The thousands of Sikh lives and billions of rupees worth of Sikh property that were lost in Delhi in the Congress organised riots of November 1984 haven’t yet been accounted for, nor justice done or compensation given and property returned to the Sikh community. The only people to return to their status have been the supposed protectors of the people in the form of MP’s. Those same Congress leaders, Jagdish Tytler and Sajjan Kumar who have been accused of masterminding and leading the riots in Delhi in 1984 only last month were re-elected MPs and given Ministerial appointments brining further anguish and heartache to the Sikh community throughout the world.

Whilst no apology or independent inquiry has been forthcoming from India, the Sikh community in the United Kingdom will be making their displeasure clear on Sunday 6 June in London

Kiran Kaur from the West Midlands will be at the demonstration. ‘Two of my cousins disappeared in the summer of 1984. They had just finished school and were out playing on their bicycles. We know that the reason they were taken was because they wore orange turbans and so were seen as associated with the struggle. Their parents haven’t heard of or seen them since.’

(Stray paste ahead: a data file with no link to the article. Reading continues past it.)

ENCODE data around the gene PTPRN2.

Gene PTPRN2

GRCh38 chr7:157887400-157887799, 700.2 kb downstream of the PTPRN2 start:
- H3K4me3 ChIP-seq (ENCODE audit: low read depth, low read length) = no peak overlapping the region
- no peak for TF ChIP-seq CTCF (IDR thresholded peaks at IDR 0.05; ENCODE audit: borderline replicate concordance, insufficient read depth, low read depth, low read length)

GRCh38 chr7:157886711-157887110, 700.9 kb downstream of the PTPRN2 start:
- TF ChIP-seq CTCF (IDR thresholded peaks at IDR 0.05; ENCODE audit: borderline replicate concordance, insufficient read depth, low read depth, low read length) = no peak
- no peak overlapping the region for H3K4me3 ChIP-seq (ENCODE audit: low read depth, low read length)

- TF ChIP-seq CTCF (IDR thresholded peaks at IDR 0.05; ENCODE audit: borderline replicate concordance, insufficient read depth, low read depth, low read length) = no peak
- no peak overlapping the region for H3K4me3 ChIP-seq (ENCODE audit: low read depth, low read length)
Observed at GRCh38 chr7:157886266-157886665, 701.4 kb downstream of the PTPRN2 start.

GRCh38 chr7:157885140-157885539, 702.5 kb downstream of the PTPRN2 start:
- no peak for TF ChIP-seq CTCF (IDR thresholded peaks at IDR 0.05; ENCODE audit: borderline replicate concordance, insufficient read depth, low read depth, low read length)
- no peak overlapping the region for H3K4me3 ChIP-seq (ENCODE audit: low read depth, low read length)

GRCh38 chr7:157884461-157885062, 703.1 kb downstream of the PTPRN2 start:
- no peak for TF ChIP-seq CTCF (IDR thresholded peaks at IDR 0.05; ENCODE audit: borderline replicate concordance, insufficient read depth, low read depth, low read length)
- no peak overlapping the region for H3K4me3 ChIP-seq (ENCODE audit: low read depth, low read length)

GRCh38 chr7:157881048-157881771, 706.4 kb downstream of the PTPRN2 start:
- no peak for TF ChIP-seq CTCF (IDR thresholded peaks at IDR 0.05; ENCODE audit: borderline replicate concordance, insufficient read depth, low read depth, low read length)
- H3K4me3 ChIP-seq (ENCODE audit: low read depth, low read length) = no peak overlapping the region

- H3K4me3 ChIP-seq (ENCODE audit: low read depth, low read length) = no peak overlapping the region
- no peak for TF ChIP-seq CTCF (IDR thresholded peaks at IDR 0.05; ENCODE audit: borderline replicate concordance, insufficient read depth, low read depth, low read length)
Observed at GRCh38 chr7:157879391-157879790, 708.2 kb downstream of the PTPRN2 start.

“My brother was a qualified engineer and we haven’t seen him since 1986. He had only just returned home after completing his degree.’ Said Shindo who will not be joining the rally because she like thousands of others is afraid of repercussions against her family in Punjab. (Real name not given to protect anonymity).

Charan Singh from the North of England will be unable to travel to the march due to ill health but his family will be joining the protest. ‘My nephews had never been in any trouble and were both good and worked hard on their farm. The police killed them and then said they found guns and ammunition. We weren’t alone most families in our village have lost someone. If there were so many militants with this many guns why is it that there was no civil war in Punjab with all these guns that the police keep saying they find whenever they kill someone after they have tortured and held them?’

Strong images and vibrant messages will be the order of the day.

Rally and march for Remembrance, Justice and Freedom

Assembly at Hyde Park 12 noon

Rally 1 pm

March sets off from Hyde Park 2 pm

March ends at Temple Place 4 pm

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lol wil the slogan Sant Jarnail Singh Zindabad still be shoated at this years march.. !! ?

Also point to note I remember the Taksali singhs running behind their jathedar on his horse during hola mohalla shouting Sant Jarnail Singh Zindabad..

and you ppl call yourselves gursikhs.. yet run around denying a shaheed the honour of being shaheed...

But everyone attend to make a unified stance that we are not happy with what happened in 84 pre and post !!